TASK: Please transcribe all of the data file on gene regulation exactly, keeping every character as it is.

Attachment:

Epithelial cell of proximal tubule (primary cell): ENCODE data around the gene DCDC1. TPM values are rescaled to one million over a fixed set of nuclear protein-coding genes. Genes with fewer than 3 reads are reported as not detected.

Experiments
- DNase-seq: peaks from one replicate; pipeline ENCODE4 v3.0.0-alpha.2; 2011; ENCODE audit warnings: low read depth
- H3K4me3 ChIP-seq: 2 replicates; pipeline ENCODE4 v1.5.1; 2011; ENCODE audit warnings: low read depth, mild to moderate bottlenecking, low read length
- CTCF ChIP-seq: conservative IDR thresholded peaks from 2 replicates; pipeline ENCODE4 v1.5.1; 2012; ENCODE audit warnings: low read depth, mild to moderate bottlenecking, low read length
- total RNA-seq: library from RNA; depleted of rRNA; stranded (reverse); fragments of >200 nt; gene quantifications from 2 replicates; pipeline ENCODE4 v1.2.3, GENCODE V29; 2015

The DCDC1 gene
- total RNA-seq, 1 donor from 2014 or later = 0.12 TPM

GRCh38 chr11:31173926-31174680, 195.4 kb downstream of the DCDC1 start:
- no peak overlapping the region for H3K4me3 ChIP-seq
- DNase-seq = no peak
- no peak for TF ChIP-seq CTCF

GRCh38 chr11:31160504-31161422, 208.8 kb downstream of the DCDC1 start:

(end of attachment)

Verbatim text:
Epithelial cell of proximal tubule (primary cell): ENCODE data around the gene DCDC1. TPM values are rescaled to one million over a fixed set of nuclear protein-coding genes. Genes with fewer than 3 reads are reported as not detected.

Experiments
- DNase-seq: peaks from one replicate; pipeline ENCODE4 v3.0.0-alpha.2; 2011; ENCODE audit warnings: low read depth
- H3K4me3 ChIP-seq: 2 replicates; pipeline ENCODE4 v1.5.1; 2011; ENCODE audit warnings: low read depth, mild to moderate bottlenecking, low read length
- CTCF ChIP-seq: conservative IDR thresholded peaks from 2 replicates; pipeline ENCODE4 v1.5.1; 2012; ENCODE audit warnings: low read depth, mild to moderate bottlenecking, low read length
- total RNA-seq: library from RNA; depleted of rRNA; stranded (reverse); fragments of >200 nt; gene quantifications from 2 replicates; pipeline ENCODE4 v1.2.3, GENCODE V29; 2015

The DCDC1 gene
- total RNA-seq, 1 donor from 2014 or later = 0.12 TPM

GRCh38 chr11:31173926-31174680, 195.4 kb downstream of the DCDC1 start:
- no peak overlapping the region for H3K4me3 ChIP-seq
- DNase-seq = no peak
- no peak for TF ChIP-seq CTCF

GRCh38 chr11:31160504-31161422, 208.8 kb downstream of the DCDC1 start: